Develop a light traffic time interval control system based on traffic density, equipped with a manual intervention system using a mobile device to prioritize emergency vehicles.

4. Proposed Intelligent Traffic Light Control

Based on the issue of congestion and air pollution resulting from the non-optimal time interval of the traffic light signal, this paper proposes the implementation of intelligent traffic light control to overcome these problems. Furthermore, the proposed system is equipped with an automatic controller connected to a smartphone wirelessly so that officers can operate it to provide road access to vehicles that have the right to be prioritized.

The modeling and implementation of the system are done by developing a traffic prototype using a cross intersection with left-hand traffic rules and the traffic light operating cycle in a clockwise direction. The next stage is to develop software that is applied to smartphones. The development of the prototype is done by selecting the sensor material, wireless communication, and controller used, then assembling electricity and developing algorithms using Arduino IDE. After all the devices are integrated into the prototype board and the application on the smartphone, the last stage is testing to validate the system that has been developed.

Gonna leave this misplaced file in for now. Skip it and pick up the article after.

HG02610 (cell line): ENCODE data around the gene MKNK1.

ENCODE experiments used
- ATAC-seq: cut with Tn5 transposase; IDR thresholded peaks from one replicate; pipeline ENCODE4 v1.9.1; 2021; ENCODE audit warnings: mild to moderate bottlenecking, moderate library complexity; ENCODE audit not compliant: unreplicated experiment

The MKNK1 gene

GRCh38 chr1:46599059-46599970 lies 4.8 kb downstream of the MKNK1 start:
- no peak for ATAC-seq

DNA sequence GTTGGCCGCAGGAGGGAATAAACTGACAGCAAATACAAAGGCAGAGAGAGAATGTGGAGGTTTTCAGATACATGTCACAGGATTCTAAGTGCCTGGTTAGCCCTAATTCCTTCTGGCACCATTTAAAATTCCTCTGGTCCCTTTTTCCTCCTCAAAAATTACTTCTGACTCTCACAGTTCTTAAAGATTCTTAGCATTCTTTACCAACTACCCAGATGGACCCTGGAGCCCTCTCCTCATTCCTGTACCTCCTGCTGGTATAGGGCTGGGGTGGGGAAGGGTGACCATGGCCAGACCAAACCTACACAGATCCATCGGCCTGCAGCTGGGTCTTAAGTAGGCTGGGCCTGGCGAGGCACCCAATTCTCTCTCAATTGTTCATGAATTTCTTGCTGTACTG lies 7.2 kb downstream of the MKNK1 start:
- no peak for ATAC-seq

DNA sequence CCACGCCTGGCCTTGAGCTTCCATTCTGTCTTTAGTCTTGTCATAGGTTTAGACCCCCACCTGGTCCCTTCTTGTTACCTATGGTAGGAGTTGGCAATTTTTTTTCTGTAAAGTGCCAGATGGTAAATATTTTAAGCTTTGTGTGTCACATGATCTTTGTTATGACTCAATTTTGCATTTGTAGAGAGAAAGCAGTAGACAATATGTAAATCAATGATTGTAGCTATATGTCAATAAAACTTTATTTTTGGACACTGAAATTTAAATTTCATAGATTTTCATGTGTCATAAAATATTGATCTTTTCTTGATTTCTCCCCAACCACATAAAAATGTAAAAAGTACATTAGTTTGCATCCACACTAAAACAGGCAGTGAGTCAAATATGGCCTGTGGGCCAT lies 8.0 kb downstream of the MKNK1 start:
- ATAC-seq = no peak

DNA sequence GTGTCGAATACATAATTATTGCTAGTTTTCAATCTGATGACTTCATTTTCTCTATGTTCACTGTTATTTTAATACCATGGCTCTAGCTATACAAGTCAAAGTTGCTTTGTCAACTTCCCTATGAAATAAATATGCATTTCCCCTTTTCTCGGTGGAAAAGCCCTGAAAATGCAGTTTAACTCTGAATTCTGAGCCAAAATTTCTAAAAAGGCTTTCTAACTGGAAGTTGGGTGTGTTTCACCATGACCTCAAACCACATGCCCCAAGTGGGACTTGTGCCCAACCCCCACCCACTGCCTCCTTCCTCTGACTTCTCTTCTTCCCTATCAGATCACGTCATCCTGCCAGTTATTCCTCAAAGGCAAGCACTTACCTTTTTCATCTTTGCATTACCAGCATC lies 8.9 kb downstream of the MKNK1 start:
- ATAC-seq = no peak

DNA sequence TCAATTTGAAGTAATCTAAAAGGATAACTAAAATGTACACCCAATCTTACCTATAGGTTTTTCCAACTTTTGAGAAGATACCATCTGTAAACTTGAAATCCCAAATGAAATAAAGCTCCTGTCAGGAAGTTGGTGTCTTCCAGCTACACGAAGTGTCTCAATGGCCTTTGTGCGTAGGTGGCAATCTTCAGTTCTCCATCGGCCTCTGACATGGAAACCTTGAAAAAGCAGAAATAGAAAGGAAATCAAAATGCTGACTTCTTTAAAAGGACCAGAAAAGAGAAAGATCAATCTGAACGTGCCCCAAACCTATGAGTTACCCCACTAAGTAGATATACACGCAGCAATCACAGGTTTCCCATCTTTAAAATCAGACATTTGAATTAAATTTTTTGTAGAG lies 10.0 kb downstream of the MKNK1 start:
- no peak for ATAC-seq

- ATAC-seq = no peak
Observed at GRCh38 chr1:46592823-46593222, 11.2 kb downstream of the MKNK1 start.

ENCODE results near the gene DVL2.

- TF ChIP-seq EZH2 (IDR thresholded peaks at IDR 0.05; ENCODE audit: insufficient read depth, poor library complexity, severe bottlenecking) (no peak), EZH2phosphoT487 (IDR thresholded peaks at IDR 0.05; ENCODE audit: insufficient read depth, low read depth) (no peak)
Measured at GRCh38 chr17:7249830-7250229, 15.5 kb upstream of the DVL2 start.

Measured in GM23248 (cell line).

Figure 2. Intelligent traffic light model system

Figure 2 shows an intelligent traffic light model system using IR sensors to detect vehicles. Each lane is equipped with two IR sensors. Each of these IR sensors is defined as a near sensor (NS) and far sensor (FS) according to the sensor distance to the traffic light. The approach of the proposed intelligent traffic light control system is to detect vehicles at points close to the intersection and points far from the intersection. The proposed system aims to optimize traffic light time intervals based on traffic flow density detected using IR sensors. The time interval optimization mechanism in the proposed system is based on the pre-set RED signal timing. If the primary time RED signal has expired, the vehicle is still detected on the sensor.